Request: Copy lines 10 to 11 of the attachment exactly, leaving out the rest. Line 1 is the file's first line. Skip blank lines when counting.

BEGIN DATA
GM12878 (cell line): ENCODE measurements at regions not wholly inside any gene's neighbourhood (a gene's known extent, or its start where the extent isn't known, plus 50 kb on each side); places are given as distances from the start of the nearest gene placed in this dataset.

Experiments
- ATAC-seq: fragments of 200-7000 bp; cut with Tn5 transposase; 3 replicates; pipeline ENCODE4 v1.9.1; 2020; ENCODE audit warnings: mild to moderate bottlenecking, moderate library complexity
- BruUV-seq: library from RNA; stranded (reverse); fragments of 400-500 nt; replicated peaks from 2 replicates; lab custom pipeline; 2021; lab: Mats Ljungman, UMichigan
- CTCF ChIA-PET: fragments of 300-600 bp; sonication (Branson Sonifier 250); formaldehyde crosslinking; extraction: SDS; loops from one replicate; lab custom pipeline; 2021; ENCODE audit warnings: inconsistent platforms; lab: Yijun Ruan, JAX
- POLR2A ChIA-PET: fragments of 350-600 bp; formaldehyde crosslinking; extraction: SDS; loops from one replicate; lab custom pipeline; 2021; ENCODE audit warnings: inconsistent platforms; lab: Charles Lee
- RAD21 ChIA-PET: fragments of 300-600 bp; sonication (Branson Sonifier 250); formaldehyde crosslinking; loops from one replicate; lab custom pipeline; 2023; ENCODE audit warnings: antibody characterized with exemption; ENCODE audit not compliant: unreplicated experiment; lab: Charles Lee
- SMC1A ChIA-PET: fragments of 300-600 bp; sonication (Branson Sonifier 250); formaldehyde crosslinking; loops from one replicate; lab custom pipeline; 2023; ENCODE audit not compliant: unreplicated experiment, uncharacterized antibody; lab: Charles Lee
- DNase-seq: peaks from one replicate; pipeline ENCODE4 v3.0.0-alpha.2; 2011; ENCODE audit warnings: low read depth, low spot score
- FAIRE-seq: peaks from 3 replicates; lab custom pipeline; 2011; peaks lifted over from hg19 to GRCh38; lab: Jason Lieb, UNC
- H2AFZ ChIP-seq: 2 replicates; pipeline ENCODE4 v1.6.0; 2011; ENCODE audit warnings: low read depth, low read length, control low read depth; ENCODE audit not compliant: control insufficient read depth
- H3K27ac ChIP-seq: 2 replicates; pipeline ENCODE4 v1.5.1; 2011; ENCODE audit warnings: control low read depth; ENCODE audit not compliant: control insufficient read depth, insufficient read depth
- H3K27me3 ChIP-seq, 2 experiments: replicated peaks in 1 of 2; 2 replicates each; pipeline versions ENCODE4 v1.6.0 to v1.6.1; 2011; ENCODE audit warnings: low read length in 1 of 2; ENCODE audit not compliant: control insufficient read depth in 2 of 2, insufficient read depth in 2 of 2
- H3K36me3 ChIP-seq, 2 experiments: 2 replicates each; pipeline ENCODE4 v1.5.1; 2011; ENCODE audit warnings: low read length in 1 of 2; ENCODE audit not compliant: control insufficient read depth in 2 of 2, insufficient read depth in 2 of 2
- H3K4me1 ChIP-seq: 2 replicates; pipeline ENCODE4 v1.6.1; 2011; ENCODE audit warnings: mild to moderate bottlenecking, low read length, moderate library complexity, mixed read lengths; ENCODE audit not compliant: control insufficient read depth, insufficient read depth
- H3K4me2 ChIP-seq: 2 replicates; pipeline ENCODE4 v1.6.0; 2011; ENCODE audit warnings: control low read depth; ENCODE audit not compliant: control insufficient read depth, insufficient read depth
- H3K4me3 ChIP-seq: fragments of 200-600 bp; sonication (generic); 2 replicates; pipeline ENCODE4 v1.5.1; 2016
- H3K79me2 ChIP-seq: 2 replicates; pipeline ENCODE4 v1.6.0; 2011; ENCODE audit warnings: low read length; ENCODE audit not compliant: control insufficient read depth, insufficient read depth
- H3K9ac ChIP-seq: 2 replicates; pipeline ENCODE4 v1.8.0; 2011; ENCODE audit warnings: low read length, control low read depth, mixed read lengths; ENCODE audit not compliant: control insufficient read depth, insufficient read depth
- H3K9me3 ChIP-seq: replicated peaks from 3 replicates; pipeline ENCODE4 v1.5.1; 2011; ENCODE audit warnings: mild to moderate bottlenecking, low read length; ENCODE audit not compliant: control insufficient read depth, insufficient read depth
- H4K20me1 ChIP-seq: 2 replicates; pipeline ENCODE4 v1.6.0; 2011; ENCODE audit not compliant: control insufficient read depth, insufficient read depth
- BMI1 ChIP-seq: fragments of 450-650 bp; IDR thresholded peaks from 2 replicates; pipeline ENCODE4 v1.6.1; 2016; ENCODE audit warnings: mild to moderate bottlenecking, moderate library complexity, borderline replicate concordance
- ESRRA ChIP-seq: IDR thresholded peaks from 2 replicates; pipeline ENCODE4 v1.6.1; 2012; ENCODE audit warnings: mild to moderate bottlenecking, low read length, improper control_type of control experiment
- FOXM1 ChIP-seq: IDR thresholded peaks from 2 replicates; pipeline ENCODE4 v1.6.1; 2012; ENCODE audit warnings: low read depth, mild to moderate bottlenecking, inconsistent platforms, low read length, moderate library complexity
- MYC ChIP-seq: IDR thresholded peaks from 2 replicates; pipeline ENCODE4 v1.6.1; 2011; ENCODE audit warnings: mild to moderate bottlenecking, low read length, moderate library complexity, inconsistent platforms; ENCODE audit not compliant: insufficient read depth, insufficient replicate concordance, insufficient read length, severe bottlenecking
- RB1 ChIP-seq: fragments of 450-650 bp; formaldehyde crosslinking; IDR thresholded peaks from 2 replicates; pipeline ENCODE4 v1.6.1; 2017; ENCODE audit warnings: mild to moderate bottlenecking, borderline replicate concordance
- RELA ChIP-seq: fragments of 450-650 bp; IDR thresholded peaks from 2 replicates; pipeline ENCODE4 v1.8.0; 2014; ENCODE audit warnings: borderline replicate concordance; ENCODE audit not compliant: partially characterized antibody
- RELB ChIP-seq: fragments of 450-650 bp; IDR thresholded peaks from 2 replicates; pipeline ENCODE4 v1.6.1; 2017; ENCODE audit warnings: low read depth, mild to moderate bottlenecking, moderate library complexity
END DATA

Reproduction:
- FAIRE-seq: peaks from 3 replicates; lab custom pipeline; 2011; peaks lifted over from hg19 to GRCh38; lab: Jason Lieb, UNC
- H2AFZ ChIP-seq: 2 replicates; pipeline ENCODE4 v1.6.0; 2011; ENCODE audit warnings: low read depth, low read length, control low read depth; ENCODE audit not compliant: control insufficient read depth